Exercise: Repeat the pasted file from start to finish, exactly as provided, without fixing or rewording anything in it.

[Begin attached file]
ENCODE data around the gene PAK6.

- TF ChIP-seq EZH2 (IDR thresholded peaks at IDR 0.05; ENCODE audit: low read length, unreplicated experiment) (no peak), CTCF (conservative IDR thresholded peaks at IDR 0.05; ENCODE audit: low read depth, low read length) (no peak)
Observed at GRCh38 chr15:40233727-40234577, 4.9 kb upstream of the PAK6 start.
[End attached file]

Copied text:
ENCODE data around the gene PAK6.

- TF ChIP-seq EZH2 (IDR thresholded peaks at IDR 0.05; ENCODE audit: low read length, unreplicated experiment) (no peak), CTCF (conservative IDR thresholded peaks at IDR 0.05; ENCODE audit: low read depth, low read length) (no peak)
Observed at GRCh38 chr15:40233727-40234577, 4.9 kb upstream of the PAK6 start.